We only had 2 full days in Montevideo, but that was fine, there's not as much to see as there is in a place like Buenos Aires. On the first day we walked into the city centre and old town and checked out all the major sights, as well as popping into a few free museums. Then on the second day we stayed in the Pocitos area and went down to the beach and had a general walk around. It was a nice place and I enjoyed our time there, though I seemingly don't have much to say about it! I suppose I had developed a cold by this point too (which I'm still fighting off). I didn't take a huge amount of photos either, but here's one of Plaza Independencia (Independence Square):

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Posted by chantalpatton 09:30 Archived in Uruguay Comments (0)

Buenos Aires, Argentina (29th April - 5th May)

We had an overnight flight to Buenos Aires, though we had to change in Newark first. Despite all our previous travels, neither Jamie or I had ever had a connecting flight before. Thankfully it was all straightforward and smooth. The weirdest part was needing to go through US immigration, albeit whilst we were still in Canada. We got the stamp in our passports and everything.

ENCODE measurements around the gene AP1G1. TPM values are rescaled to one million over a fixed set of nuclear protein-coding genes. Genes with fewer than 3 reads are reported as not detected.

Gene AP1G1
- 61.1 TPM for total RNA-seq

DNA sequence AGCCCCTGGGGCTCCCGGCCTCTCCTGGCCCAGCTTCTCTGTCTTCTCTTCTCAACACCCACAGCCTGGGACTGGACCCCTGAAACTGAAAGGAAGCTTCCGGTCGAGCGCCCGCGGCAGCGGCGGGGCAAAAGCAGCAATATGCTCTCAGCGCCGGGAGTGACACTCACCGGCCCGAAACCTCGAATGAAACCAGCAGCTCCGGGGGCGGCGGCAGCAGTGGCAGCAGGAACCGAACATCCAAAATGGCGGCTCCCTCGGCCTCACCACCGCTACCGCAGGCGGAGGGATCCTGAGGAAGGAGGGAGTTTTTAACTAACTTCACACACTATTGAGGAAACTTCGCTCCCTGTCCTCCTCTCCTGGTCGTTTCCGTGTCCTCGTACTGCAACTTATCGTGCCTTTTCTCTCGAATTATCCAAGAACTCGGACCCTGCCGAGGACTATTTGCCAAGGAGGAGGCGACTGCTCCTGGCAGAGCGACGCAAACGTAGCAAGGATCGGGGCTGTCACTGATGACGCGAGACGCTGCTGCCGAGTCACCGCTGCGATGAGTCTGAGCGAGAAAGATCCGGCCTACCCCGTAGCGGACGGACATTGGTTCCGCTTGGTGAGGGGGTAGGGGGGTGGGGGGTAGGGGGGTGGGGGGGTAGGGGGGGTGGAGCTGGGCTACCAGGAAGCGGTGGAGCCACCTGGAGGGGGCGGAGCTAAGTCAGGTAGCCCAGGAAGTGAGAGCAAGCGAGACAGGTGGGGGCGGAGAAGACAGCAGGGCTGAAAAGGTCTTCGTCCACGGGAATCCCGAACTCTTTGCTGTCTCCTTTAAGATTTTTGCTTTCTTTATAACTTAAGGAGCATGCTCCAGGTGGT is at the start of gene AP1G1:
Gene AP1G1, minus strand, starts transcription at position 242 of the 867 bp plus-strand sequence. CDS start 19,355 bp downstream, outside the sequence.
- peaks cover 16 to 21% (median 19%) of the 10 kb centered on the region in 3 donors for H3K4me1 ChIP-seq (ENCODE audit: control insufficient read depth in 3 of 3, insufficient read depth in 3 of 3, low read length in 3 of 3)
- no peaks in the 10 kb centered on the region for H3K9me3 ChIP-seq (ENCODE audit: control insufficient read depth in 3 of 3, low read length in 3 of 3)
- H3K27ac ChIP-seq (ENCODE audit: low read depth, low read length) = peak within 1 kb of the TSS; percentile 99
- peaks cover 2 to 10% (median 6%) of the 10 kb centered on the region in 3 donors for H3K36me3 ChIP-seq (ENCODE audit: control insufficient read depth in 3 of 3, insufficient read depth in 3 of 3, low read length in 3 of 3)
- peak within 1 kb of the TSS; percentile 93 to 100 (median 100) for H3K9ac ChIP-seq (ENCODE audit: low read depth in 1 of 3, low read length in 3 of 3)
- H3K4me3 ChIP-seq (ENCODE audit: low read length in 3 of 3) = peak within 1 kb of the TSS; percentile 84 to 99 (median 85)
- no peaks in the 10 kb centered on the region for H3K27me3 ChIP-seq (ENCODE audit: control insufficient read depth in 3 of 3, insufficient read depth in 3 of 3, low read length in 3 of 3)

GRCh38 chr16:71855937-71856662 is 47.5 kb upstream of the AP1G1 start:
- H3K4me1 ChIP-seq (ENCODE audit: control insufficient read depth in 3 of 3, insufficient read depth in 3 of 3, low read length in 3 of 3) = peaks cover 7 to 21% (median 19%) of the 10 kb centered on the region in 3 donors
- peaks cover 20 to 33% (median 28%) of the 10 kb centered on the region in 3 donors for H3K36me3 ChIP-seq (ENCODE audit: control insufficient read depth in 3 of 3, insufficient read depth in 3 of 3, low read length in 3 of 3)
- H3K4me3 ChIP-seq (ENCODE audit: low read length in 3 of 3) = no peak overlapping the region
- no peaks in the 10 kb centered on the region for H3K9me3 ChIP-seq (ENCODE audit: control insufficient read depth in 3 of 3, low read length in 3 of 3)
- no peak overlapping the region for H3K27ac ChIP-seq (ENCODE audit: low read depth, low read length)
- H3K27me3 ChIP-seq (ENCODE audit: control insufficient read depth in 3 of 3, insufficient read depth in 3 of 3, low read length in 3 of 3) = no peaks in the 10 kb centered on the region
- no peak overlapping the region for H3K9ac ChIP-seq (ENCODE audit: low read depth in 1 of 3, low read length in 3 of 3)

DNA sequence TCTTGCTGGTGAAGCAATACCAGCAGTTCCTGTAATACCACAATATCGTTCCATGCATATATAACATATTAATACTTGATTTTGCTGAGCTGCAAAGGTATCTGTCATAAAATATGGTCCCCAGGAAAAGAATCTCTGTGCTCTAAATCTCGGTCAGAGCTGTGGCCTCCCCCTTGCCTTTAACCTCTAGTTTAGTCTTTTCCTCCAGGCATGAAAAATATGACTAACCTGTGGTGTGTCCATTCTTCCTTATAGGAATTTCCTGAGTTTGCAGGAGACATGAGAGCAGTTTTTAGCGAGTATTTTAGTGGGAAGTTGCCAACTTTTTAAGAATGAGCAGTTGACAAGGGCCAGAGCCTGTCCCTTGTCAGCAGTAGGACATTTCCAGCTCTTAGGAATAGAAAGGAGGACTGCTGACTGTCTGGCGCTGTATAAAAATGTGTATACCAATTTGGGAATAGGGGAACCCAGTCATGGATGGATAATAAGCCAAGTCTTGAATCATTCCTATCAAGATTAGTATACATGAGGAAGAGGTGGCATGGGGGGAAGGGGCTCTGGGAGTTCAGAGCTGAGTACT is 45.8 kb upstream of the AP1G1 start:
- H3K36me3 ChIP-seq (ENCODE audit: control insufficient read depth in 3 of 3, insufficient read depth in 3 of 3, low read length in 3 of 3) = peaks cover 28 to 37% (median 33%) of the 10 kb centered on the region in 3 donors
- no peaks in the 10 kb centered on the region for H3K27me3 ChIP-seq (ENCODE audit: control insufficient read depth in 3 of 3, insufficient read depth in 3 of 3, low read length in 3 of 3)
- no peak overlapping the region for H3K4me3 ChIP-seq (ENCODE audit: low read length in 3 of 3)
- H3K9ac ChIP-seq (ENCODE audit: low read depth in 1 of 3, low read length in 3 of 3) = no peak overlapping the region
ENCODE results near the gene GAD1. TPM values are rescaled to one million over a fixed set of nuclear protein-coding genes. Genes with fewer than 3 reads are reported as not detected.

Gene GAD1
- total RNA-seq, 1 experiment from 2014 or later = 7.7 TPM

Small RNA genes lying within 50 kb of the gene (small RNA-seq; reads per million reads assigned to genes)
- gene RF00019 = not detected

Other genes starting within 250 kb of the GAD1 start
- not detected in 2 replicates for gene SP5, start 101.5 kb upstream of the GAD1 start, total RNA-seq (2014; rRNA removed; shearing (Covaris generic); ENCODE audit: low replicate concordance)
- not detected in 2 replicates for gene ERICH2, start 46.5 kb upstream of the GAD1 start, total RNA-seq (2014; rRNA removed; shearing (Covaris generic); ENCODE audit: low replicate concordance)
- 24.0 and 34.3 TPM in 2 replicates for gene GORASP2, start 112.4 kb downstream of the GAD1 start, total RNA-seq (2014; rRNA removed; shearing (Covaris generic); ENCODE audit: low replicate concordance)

When we arrived in Buenos Aires we got a taxi from the airport to our hostel - The Ritz (makes it sound fancier than it is!). It was an ok hostel, though nothing special. The best thing about it was that it had one of those old fashioned lifts where you have to open and close the doors by hand - that kept me entertained for our entire stay there (I'm easily entertained). We'd booked into a private room, albeit one of the 'basic' ones, which was pretty basic, though we had an ensuite and a TV, so not bad. The first room we were put in, however, had a broken toilet seat, plus some wires dangling from the wall, plus it was right next to the lift, which was pretty noisy. We complained about the toilet seat in the hope that they'd fix it or something, but instead they moved us to a different room. It was pretty much the same, except the toilet seat was fine, it didn't have dangling wires and although it was still next to the lift, it didn't seem as noisy, so a definite improvement! Breakfast in the hostel was decent - cornflakes, small croissants, bread rolls, coffee, tea, juice and yoghurt - although they weren't always great at keeping it all topped up. Plus the coffee was horrible, so minus points for that. The location was good though - very central.